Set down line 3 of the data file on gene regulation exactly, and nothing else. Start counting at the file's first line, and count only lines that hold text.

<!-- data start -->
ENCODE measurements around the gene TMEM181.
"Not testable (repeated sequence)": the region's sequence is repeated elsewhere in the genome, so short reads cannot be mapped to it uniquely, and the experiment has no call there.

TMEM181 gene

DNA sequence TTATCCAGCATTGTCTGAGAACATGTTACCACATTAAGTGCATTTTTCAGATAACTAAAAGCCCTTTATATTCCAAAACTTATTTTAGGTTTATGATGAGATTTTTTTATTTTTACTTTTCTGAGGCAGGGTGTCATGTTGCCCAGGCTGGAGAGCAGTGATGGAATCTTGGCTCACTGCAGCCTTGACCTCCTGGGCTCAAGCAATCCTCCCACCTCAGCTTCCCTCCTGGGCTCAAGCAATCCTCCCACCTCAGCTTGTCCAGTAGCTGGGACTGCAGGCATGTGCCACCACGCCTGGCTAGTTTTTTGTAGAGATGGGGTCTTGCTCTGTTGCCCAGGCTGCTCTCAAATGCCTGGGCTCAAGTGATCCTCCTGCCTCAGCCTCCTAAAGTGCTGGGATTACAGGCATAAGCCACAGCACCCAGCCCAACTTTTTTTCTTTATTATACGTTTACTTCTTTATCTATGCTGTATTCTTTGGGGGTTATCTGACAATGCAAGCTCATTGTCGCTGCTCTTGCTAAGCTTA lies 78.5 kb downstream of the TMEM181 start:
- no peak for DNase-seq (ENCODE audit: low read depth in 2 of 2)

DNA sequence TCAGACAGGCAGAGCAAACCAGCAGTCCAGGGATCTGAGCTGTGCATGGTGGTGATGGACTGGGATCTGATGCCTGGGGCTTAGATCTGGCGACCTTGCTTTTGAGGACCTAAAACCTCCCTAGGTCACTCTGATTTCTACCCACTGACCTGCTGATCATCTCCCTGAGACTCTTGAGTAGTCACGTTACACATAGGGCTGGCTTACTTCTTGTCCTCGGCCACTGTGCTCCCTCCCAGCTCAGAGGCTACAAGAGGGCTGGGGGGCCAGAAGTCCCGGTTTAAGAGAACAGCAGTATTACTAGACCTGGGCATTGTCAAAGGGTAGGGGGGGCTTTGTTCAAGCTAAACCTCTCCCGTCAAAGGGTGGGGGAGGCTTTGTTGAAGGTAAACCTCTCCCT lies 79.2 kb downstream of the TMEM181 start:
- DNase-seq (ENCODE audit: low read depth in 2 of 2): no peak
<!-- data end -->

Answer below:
TMEM181 gene